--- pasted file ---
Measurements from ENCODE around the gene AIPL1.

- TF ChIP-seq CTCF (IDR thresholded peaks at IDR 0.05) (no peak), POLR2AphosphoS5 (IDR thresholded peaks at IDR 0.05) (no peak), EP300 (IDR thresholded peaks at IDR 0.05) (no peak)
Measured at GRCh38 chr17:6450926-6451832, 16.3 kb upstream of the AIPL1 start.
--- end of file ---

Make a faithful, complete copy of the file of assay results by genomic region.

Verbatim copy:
Measurements from ENCODE around the gene AIPL1.

- TF ChIP-seq CTCF (IDR thresholded peaks at IDR 0.05) (no peak), POLR2AphosphoS5 (IDR thresholded peaks at IDR 0.05) (no peak), EP300 (IDR thresholded peaks at IDR 0.05) (no peak)
Measured at GRCh38 chr17:6450926-6451832, 16.3 kb upstream of the AIPL1 start.